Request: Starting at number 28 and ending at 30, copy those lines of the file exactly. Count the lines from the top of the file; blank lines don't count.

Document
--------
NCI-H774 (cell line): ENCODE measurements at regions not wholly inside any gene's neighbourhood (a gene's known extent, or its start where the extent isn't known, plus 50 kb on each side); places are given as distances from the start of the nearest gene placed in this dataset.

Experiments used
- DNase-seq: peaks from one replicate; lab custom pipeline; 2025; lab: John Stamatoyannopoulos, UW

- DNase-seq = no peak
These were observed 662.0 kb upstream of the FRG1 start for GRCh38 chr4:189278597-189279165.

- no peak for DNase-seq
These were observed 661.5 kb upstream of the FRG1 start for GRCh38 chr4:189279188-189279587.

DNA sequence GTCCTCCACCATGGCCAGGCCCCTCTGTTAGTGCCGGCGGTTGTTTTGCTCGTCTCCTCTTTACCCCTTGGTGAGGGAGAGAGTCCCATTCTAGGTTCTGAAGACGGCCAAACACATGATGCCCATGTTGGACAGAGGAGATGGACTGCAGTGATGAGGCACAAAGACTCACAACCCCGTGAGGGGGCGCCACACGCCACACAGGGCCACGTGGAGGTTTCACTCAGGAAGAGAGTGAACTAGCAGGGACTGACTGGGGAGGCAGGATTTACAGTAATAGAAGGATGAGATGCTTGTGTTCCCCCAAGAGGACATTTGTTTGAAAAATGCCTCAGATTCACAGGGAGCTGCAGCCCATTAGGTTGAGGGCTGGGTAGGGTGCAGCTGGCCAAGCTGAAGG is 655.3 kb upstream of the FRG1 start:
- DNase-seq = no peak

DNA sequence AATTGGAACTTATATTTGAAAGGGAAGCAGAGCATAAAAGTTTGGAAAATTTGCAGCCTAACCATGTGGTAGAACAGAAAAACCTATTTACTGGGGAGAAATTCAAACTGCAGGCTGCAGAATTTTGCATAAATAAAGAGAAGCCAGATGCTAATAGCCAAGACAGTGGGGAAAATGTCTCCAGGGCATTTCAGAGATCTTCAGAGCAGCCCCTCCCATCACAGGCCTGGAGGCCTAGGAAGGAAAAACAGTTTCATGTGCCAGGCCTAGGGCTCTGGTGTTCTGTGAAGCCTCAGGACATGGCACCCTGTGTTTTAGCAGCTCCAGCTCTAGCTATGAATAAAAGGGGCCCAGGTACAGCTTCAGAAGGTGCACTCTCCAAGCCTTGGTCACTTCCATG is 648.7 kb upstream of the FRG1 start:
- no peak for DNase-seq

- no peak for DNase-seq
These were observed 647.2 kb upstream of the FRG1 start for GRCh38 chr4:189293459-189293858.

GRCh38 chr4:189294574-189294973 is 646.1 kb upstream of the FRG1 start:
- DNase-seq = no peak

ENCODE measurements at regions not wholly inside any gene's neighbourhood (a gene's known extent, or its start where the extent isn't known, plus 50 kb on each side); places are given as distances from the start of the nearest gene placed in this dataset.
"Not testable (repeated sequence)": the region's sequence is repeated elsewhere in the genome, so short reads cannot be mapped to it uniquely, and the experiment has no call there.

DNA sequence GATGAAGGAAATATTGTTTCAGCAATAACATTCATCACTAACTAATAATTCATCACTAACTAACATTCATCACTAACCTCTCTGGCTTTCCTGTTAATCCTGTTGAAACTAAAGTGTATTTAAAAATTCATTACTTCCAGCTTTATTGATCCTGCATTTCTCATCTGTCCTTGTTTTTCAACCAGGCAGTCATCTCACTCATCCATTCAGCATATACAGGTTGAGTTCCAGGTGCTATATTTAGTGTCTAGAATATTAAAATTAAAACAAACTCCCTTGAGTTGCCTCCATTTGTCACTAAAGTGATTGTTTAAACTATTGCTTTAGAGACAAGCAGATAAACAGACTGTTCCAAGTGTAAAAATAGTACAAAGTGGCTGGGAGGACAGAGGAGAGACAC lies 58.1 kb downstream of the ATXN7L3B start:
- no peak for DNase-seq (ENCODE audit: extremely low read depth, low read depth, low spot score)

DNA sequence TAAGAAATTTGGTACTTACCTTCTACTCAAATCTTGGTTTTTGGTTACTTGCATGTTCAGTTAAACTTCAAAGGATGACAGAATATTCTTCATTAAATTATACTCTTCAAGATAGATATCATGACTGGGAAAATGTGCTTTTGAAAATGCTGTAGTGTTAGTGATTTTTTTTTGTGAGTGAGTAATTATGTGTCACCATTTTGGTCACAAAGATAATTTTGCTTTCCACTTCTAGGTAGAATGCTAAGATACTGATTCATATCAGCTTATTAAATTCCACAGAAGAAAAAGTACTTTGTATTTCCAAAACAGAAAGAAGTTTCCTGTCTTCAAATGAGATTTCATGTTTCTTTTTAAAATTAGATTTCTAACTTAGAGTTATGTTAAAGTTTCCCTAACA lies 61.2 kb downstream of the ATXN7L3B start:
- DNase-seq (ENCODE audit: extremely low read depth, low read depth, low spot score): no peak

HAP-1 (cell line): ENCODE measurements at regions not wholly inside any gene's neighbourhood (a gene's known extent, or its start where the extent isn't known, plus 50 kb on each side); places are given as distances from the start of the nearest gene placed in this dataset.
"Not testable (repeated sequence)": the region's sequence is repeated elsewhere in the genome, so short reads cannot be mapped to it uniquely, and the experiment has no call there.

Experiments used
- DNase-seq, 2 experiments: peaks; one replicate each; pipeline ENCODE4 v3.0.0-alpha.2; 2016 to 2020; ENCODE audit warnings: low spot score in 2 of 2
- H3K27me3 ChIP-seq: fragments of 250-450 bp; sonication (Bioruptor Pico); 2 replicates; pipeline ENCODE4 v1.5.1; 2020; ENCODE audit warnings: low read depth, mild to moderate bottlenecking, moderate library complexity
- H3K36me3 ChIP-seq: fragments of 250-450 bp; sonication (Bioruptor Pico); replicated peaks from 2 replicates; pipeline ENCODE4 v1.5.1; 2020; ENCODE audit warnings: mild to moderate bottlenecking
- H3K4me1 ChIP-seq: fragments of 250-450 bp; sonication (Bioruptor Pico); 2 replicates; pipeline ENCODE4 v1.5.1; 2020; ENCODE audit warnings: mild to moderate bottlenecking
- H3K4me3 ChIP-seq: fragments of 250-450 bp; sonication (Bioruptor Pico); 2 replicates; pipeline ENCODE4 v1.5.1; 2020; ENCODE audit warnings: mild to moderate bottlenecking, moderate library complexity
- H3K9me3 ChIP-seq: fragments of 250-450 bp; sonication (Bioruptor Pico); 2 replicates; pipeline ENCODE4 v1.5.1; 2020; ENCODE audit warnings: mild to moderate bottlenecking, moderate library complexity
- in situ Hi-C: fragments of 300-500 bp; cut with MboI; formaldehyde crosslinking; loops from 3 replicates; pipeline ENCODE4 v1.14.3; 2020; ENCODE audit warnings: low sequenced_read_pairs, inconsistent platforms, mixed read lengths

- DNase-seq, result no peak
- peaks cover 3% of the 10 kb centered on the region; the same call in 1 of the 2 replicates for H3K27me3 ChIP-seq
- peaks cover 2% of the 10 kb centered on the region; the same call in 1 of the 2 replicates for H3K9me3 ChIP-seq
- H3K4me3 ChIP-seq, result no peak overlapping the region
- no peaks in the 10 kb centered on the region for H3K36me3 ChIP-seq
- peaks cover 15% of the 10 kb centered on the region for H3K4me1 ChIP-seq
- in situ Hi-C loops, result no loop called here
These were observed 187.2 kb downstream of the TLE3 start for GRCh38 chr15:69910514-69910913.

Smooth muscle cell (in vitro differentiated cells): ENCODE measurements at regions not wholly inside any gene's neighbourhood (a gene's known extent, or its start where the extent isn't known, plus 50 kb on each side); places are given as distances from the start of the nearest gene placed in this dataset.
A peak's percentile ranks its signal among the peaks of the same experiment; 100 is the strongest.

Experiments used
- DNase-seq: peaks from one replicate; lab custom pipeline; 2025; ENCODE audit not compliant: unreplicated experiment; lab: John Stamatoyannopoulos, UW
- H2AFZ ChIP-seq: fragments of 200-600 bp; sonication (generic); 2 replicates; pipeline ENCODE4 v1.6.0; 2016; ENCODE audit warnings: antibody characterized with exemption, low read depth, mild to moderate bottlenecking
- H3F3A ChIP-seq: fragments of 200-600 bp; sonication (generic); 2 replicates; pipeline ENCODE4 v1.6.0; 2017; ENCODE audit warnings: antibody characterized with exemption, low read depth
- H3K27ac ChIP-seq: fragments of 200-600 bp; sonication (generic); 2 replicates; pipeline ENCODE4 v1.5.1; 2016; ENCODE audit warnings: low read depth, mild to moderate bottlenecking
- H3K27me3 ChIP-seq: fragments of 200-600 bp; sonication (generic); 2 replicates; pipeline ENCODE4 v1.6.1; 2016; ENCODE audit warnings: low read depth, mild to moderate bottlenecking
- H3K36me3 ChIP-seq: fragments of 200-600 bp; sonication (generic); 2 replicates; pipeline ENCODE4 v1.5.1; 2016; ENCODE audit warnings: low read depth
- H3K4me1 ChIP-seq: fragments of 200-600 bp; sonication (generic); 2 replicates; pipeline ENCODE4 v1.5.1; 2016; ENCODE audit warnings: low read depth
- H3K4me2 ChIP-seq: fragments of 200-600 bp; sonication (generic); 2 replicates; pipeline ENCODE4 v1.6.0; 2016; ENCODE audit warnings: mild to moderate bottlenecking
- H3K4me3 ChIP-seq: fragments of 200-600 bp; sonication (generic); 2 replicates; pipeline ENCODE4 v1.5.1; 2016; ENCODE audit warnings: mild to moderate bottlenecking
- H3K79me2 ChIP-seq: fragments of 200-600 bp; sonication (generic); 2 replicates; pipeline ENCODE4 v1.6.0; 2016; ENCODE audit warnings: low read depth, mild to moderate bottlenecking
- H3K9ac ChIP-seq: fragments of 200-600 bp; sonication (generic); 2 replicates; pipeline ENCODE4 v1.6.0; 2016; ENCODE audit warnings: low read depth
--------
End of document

- H3K4me1 ChIP-seq: fragments of 250-450 bp; sonication (Bioruptor Pico); 2 replicates; pipeline ENCODE4 v1.5.1; 2020; ENCODE audit warnings: mild to moderate bottlenecking
- H3K4me3 ChIP-seq: fragments of 250-450 bp; sonication (Bioruptor Pico); 2 replicates; pipeline ENCODE4 v1.5.1; 2020; ENCODE audit warnings: mild to moderate bottlenecking, moderate library complexity
- H3K9me3 ChIP-seq: fragments of 250-450 bp; sonication (Bioruptor Pico); 2 replicates; pipeline ENCODE4 v1.5.1; 2020; ENCODE audit warnings: mild to moderate bottlenecking, moderate library complexity